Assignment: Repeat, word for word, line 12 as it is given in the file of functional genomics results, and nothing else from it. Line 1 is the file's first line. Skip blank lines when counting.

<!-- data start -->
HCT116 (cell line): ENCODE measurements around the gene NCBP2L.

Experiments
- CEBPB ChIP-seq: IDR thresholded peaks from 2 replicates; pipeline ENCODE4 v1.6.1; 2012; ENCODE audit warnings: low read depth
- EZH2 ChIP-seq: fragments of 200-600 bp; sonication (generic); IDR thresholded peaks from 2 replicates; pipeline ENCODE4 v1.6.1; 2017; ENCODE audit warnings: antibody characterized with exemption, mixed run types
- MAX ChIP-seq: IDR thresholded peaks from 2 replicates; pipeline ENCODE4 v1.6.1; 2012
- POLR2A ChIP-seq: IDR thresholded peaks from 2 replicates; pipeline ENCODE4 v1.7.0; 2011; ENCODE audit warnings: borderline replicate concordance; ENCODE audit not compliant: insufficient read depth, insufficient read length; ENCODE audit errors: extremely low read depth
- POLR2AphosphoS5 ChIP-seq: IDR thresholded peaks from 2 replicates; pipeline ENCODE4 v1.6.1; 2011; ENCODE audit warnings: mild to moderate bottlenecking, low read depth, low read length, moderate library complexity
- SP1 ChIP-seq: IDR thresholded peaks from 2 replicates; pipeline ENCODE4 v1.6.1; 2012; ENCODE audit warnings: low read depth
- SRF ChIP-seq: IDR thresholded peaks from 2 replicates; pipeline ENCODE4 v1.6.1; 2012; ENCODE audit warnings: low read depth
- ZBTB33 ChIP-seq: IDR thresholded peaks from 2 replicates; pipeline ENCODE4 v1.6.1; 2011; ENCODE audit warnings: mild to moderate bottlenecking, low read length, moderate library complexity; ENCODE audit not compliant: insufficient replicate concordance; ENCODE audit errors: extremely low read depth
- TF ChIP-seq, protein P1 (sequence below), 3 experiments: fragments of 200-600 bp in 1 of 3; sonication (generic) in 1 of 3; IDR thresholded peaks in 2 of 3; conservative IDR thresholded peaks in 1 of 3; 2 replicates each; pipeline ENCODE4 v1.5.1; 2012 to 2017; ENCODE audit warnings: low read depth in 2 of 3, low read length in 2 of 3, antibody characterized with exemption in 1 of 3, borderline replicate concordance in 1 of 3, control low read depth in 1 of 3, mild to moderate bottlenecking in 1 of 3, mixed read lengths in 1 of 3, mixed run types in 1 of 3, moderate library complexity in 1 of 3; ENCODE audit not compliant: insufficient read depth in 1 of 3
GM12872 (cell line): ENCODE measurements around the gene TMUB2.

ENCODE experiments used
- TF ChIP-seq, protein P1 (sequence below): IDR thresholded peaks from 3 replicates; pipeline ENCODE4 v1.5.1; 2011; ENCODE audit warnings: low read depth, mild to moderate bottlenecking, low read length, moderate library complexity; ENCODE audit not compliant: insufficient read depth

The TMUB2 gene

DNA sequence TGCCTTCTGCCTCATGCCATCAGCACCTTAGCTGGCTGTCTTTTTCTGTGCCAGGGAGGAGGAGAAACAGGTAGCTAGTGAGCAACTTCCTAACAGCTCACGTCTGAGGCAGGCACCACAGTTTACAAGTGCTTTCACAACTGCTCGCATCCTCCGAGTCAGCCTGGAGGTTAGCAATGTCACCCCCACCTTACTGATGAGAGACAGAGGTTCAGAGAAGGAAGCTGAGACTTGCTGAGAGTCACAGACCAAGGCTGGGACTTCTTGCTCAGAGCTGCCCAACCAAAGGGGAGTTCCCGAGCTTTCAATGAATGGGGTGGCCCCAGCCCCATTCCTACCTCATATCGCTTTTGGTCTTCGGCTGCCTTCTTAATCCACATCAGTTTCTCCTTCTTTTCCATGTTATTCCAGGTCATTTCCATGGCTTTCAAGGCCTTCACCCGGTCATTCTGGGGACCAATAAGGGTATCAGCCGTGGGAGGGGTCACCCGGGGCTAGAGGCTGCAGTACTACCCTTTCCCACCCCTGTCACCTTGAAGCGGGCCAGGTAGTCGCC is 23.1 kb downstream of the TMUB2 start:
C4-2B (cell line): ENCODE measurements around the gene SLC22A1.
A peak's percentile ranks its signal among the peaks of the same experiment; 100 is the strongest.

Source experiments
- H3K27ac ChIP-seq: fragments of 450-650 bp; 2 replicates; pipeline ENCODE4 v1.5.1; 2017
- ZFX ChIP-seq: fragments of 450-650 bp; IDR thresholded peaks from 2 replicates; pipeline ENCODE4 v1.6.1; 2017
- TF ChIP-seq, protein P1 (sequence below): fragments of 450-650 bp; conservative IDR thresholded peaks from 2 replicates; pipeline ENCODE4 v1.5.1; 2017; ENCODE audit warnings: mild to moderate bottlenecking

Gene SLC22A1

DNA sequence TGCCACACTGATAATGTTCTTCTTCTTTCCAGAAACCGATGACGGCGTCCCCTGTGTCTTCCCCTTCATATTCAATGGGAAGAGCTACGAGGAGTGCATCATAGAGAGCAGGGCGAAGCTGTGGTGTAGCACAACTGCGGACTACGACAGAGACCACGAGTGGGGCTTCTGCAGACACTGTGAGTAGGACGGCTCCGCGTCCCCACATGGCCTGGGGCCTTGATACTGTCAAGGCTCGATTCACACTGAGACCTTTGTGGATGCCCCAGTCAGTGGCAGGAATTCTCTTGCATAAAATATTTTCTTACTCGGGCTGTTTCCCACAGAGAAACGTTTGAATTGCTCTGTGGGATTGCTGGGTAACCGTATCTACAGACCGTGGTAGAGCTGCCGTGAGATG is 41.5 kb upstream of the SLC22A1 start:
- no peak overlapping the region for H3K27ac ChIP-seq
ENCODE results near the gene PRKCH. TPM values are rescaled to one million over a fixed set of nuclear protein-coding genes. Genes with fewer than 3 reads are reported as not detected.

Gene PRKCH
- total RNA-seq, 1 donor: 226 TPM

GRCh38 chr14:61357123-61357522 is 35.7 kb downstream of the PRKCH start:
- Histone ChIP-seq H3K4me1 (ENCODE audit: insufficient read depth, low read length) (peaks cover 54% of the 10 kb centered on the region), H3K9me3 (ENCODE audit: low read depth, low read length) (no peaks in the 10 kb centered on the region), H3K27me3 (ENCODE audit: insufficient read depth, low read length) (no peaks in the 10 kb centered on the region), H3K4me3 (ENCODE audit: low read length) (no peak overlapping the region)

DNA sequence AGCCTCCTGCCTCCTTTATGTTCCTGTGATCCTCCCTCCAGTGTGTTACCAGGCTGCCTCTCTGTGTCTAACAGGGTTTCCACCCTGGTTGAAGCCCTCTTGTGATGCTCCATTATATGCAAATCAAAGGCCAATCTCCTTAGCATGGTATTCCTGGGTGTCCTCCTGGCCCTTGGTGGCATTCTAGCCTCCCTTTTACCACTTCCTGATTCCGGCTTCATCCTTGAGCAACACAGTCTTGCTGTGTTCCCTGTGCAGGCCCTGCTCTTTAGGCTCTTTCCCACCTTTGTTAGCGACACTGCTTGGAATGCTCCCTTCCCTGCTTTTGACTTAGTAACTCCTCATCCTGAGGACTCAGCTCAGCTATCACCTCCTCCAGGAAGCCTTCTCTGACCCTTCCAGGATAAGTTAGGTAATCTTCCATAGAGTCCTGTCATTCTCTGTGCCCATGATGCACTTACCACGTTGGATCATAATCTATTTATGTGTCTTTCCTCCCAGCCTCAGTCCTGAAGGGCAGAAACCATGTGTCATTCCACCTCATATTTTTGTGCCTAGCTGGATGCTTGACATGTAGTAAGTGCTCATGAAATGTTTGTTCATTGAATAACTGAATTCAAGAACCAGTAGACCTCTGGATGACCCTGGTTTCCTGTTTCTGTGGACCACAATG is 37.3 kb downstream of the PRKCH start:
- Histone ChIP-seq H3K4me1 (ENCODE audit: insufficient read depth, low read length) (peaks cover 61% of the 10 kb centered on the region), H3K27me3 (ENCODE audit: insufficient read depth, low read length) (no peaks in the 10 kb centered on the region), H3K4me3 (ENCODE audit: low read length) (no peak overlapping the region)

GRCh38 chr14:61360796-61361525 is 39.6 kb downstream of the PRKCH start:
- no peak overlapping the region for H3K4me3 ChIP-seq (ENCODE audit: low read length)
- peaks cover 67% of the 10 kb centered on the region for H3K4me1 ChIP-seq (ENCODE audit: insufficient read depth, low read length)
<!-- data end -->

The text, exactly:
GM12872 (cell line): ENCODE measurements around the gene TMUB2.